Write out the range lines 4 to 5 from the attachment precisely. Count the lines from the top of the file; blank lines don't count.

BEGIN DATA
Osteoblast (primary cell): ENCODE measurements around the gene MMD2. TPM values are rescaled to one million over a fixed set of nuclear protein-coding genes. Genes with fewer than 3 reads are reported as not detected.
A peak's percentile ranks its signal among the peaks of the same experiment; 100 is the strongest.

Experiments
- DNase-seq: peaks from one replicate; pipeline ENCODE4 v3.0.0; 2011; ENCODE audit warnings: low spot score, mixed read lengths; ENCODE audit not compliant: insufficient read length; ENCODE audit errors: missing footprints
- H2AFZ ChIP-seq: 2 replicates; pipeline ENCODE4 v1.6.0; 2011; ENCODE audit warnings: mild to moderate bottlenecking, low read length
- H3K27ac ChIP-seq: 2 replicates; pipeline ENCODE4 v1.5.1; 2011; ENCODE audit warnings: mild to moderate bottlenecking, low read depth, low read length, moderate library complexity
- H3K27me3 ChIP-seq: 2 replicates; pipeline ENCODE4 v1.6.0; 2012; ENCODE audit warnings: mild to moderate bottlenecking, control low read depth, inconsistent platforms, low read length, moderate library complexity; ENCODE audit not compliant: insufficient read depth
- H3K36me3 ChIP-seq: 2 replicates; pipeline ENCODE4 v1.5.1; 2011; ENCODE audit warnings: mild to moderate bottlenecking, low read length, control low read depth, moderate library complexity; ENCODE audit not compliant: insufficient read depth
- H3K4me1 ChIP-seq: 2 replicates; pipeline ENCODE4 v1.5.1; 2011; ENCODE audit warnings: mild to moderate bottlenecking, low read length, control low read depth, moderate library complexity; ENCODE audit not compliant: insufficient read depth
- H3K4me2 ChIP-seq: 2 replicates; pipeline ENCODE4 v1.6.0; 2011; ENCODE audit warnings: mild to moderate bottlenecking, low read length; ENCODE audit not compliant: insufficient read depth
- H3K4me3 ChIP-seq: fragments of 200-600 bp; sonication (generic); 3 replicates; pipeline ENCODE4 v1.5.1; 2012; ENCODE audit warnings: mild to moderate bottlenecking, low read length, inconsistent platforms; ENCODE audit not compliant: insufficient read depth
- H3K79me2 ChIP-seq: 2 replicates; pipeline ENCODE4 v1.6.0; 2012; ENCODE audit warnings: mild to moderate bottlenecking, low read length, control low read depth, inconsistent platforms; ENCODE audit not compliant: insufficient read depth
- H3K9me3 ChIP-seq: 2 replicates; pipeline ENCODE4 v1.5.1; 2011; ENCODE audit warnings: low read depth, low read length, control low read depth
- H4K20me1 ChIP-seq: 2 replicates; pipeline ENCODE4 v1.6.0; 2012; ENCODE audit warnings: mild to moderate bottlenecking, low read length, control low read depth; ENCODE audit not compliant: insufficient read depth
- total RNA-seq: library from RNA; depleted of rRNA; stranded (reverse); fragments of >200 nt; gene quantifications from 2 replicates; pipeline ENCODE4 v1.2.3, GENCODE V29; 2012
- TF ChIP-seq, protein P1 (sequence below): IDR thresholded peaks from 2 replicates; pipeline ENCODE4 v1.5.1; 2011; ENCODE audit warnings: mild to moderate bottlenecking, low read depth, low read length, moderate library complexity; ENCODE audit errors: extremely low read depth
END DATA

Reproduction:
- DNase-seq: peaks from one replicate; pipeline ENCODE4 v3.0.0; 2011; ENCODE audit warnings: low spot score, mixed read lengths; ENCODE audit not compliant: insufficient read length; ENCODE audit errors: missing footprints
- H2AFZ ChIP-seq: 2 replicates; pipeline ENCODE4 v1.6.0; 2011; ENCODE audit warnings: mild to moderate bottlenecking, low read length